From Proposition 2.6, we immediately have the following theorem.

Theorem 2.7

([2, 14]). Let F be a filter of an EQ-algebra E. The relation ≑F is a congruence relation on E.

Definition 2.8

([15]). A poset (D, ≀) is called an upward directed set if for any x,y ∈ D there exists z ∈ D such that x ≀ z and y ≀ z.

We recall some basic notions of general topology which will be needed in the sequel.

Recall that a set A with a family 𝒯 of its subsets is called a topological space, denoted by (A, 𝒯), if A, βˆ… ∈ 𝒯, the intersection of any finite number of the members of 𝒯 is in 𝒯, and the arbitrary union of members of 𝒯 is in 𝒯. The members of 𝒯 are called open sets of A, and the complement of an open set U, A βˆ’ U, is a closed set. A subfamily {UΞ± }α∈I of 𝒯 is called a base of 𝒯 if for each x ∈ U ∈ 𝒯 there is an Ξ± ∈ I such that x ∈ UΞ± βŠ† U .A subset P of A is a neighborhood of x ∈ A, if there exists an open set U such that x ∈ U βŠ† P. Let 𝒯x denote the totality of all neighborhoods of x in A, then subfamily π“₯x of 𝒯x is a fundamental system of neighborhoods of x, if for each Ux in 𝒯x, there exists a Vx in Vx such that Vx βŠ† Ux. If every point x in A has a countable fundamental system of neighborhoods, then we say that the space (A, 𝒯) satisfies the first axiom of countability or is first-countable. A topological space (A, 𝒯) is a zero-dimensional space if 𝒯 has a clopen base. A topological space (A, 𝒯) is called a regular space if for any closed subset C of A and x ∈ A such that x βˆ‰ C, then there exist disjoint open sets U, V such that x ∈ U and C βŠ† V, or equivalently, for any open subset U containing x, there exists open subset V such that x ∈ V βŠ† VΜ„ βŠ† U .A topological space (A, 𝒯) is called a completely regular space, if for every x ∈ X and every closed set F βŠ‚ A such that x βˆ‰ F there exists a continuous function 𝑓 : A β†’ [0,1] such that 𝑓(x) = 0 and 𝑓(y) = 1 for y ∈ F. Let (A, 𝒯) and (B, π“₯) be two topological spaces, a mapping 𝑓 of A to B is continuous if π‘“βˆ’1(U) ∈ 𝒯 for any U ∈ π“₯. The mapping 𝑓 from (A, 𝒯) to (B, π“₯) is called a homeomorphism if 𝑓 is bijective, and 𝑓 and π‘“βˆ’1 are continuous, or equivalently, if 𝑓 is bijective, continuous and open (closed). The mapping 𝑓 from (A, 𝒯) to (B, π“₯) is called a quotient map if 𝑓 is surjective, and V ∈ π“₯ if and only if π‘“βˆ’1(V) ∈ 𝒯. A topological space (A, 𝒯) is compact if each open cover of A is reducible to a finite subcover, and locally compact if for every x ∈ A there exists a neighborhood U of x such that Εͺ is a compact subspace of A.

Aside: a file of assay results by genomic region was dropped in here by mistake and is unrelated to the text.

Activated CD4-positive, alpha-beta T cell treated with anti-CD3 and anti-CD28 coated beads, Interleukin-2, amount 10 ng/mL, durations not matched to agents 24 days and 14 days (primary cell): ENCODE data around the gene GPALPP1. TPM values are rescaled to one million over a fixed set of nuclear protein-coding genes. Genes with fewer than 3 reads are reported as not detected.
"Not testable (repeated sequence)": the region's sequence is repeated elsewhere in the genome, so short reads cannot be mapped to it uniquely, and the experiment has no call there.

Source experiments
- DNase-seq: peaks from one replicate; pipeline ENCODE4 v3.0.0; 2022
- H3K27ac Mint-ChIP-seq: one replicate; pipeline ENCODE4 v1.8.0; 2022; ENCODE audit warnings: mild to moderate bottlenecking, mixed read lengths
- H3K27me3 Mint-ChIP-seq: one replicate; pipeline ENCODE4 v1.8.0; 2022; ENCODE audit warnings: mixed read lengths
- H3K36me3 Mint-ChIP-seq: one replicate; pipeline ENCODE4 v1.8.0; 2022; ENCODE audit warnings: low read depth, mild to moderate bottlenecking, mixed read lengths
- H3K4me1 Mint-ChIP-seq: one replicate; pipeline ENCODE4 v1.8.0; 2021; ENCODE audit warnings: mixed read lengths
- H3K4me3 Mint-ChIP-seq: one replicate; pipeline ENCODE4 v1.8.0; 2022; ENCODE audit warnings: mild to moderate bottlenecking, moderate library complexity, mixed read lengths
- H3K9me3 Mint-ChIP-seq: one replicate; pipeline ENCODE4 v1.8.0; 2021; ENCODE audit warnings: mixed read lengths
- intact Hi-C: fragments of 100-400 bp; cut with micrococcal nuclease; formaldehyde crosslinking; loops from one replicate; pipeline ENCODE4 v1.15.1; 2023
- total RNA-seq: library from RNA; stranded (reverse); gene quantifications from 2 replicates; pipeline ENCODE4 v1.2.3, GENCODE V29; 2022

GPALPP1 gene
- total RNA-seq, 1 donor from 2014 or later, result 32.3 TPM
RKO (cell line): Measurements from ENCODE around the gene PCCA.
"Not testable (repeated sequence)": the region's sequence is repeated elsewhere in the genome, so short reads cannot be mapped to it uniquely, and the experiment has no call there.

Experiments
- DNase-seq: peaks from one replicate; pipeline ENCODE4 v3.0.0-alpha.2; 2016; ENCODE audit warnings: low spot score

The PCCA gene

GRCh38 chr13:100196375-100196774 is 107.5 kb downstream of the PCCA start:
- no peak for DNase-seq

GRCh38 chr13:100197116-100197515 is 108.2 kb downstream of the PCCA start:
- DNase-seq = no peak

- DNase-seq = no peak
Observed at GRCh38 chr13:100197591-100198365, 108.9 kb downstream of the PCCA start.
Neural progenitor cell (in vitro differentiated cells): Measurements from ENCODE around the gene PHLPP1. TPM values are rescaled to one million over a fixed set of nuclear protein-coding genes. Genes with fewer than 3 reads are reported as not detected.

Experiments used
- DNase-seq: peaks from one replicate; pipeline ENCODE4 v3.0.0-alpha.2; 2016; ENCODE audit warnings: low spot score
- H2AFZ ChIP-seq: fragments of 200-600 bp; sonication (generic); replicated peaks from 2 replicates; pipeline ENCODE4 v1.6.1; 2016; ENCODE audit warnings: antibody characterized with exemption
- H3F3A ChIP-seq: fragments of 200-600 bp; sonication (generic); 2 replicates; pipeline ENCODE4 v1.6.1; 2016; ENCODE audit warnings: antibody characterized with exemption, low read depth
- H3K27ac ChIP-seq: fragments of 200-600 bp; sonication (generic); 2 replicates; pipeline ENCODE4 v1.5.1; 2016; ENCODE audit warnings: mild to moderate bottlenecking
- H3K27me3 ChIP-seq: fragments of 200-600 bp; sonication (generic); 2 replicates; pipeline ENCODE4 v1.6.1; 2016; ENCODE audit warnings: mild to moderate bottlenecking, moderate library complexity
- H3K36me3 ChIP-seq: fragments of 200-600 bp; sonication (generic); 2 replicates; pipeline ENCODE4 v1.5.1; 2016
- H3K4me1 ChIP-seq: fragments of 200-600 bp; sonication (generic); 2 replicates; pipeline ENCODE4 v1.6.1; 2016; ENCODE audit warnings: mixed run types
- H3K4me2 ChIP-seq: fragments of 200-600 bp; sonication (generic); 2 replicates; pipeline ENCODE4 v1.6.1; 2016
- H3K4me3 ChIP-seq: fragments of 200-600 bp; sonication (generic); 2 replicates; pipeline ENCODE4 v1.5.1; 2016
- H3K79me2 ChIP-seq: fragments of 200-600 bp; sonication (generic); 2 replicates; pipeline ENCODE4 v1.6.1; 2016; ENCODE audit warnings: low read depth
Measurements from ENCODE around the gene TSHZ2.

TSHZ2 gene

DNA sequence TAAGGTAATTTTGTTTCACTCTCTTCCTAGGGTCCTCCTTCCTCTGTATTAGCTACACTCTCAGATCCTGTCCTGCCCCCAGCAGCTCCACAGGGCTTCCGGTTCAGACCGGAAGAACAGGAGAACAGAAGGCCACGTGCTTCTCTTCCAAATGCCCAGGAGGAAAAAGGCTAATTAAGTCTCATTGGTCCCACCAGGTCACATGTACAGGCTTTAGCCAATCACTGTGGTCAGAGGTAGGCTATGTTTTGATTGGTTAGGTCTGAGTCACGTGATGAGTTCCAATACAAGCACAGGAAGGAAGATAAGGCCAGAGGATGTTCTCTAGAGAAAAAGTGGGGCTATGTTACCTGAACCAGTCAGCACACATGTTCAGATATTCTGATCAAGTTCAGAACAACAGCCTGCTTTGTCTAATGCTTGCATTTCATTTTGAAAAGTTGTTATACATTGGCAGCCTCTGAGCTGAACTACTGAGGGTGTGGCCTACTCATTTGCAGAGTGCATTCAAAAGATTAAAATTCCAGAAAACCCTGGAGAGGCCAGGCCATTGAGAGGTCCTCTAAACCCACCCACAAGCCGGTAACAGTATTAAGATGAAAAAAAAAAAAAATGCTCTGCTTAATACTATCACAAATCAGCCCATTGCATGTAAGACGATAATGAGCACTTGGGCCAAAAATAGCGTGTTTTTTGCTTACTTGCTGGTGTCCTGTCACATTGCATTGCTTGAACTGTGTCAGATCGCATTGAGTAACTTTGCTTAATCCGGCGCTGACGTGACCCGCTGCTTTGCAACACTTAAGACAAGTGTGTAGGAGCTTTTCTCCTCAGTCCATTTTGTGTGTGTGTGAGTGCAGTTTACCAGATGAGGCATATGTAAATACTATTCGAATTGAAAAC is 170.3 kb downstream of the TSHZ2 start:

Let (X, 𝒯) be a topological space. We have following separation axioms in (X, 𝒯):

  1. T0 : For each x, y ∈ X and x β‰  y, there is at least one of them has a neighborhood excluding the other.

  2. T1 : For each x, y ∈ X and x β‰  y each has neighborhood not containing the other.

  3. T2 : For each x, y ∈ X and x β‰  y both have disjoint neighborhoods U, V ∈ Ο„ such that x ∈ U and y ∈ V.

A topological space satisfying Ti is called a Ti-space, for any i = 0, 1, 2. A T2-space is also known as a Hausdorff space.

Let (A, βˆ—) be an algebra of type 2 and 𝒯 be a topology on A. Then (A, βˆ—, 𝒯) is called a left (right) topological algebra, if for all a ∈ A the map βˆ— : A β†’ A is defined by x ↦ a βˆ— x (x ↦ x βˆ— a) is continuous, or equivalently, for any x ∈ A and any open subset V containing a βˆ— x(x βˆ— a) there exists an open subset W containing x such that a βˆ— W βŠ† V (W βˆ— a βŠ† V). A right and left topological algebra (A, βˆ—, 𝒯) is called a semitopological algebra. Moreover, if the operation βˆ— is continuous, or equivalently, for each x, y ∈ A and each open subset W containing x βˆ— y, there exist two open subsets V1 and V2 containing x and y respectively, such that V1 βˆ— V2 βŠ† W, then (A, βˆ—, 𝒯) is called a topological algebra.